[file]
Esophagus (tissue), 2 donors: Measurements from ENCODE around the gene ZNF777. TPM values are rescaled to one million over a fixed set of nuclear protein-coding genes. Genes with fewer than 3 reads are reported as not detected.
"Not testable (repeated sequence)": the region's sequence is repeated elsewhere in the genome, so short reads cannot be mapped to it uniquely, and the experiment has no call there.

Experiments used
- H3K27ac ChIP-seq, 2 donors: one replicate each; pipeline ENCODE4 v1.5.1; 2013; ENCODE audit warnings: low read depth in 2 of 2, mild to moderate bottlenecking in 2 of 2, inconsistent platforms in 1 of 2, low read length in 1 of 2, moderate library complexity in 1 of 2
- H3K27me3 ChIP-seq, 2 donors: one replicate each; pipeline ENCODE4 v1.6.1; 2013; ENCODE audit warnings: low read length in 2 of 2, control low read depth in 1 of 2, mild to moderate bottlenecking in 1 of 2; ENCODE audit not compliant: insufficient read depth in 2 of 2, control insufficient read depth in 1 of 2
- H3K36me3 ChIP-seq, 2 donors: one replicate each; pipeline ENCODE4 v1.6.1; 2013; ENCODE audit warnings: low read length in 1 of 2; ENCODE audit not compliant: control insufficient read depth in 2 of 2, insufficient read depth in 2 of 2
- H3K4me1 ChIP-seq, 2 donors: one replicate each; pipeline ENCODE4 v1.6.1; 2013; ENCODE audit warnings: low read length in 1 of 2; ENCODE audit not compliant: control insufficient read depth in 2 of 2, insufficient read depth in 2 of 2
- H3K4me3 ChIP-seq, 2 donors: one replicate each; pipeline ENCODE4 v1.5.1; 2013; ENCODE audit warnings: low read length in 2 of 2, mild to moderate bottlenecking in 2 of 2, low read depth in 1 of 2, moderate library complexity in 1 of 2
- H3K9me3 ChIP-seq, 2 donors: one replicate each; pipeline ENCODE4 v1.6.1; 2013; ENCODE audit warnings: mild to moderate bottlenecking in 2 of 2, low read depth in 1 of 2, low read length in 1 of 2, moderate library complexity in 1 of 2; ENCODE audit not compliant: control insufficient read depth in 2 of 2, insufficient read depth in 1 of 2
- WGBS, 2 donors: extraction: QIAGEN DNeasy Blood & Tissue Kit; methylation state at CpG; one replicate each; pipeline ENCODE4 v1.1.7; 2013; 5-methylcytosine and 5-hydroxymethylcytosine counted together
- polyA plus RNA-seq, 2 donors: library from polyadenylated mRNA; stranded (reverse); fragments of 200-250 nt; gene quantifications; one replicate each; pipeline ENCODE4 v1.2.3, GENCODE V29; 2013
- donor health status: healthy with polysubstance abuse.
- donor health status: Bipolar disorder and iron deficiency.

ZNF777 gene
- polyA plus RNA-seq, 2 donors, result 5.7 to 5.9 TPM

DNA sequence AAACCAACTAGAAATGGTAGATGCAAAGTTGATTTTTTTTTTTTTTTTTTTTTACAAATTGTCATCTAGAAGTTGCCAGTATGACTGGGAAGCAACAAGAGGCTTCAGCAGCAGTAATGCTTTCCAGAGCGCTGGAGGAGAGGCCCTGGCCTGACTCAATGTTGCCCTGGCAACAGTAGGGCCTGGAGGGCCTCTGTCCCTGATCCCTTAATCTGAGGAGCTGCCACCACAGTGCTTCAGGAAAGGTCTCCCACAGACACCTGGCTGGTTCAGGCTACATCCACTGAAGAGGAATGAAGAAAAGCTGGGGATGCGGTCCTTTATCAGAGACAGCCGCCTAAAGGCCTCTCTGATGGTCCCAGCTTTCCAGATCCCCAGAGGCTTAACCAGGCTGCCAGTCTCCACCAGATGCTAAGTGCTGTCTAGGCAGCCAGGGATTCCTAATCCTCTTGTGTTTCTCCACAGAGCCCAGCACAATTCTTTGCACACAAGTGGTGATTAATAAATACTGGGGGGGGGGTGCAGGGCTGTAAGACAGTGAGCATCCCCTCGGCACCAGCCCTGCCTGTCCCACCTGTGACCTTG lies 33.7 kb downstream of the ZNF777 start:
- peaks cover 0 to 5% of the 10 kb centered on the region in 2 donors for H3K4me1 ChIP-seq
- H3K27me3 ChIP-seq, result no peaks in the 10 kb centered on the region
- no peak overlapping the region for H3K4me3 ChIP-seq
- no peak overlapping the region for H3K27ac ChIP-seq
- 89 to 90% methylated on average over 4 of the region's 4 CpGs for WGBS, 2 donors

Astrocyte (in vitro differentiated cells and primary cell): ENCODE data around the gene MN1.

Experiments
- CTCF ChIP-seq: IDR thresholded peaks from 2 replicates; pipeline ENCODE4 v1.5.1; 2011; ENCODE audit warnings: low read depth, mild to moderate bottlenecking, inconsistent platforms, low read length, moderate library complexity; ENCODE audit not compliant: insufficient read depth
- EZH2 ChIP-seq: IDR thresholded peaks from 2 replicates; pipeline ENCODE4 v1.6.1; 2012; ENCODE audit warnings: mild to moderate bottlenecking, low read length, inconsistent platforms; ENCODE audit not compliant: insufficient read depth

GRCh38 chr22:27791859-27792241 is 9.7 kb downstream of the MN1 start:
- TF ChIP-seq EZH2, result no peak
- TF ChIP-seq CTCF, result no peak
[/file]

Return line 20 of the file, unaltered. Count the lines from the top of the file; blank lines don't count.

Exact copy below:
- no peak overlapping the region for H3K27ac ChIP-seq